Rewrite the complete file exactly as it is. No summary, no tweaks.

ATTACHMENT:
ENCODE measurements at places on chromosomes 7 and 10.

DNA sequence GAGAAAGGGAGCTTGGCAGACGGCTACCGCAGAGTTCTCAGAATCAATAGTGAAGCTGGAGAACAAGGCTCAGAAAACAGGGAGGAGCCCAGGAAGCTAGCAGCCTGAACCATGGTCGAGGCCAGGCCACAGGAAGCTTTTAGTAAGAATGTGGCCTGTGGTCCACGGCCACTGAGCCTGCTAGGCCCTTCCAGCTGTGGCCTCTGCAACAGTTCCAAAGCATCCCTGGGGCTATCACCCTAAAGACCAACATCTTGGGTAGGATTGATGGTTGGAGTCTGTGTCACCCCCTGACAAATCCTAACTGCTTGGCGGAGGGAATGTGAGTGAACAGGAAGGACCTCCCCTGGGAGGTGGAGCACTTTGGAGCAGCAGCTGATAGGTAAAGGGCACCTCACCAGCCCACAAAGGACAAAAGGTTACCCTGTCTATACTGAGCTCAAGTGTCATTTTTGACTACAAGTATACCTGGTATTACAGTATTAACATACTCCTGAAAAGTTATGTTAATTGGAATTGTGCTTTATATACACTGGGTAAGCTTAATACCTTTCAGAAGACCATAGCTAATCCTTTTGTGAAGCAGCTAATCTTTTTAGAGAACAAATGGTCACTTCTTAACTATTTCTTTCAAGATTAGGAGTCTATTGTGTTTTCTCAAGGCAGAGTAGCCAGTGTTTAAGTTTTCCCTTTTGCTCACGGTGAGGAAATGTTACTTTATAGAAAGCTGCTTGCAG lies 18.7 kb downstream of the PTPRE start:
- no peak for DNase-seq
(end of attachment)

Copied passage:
ENCODE measurements at places on chromosomes 7 and 10.

DNA sequence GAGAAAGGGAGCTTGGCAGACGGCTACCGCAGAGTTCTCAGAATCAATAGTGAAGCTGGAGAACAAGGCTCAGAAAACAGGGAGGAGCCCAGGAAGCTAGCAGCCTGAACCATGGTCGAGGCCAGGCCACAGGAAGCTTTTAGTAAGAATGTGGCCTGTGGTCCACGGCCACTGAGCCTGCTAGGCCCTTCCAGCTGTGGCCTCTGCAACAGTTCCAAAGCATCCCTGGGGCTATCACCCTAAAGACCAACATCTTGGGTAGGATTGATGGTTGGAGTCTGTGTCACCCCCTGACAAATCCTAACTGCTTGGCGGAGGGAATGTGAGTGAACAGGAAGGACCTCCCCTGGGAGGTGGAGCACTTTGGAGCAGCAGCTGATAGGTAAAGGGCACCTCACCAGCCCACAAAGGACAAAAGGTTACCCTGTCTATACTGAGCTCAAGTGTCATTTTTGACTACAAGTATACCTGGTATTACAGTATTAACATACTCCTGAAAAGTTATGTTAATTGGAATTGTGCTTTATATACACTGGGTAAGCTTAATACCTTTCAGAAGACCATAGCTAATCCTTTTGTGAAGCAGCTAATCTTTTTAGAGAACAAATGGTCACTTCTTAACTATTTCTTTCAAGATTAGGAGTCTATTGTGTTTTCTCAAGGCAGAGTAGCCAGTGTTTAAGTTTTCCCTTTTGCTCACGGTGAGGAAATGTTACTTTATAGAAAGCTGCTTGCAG lies 18.7 kb downstream of the PTPRE start:
- no peak for DNase-seq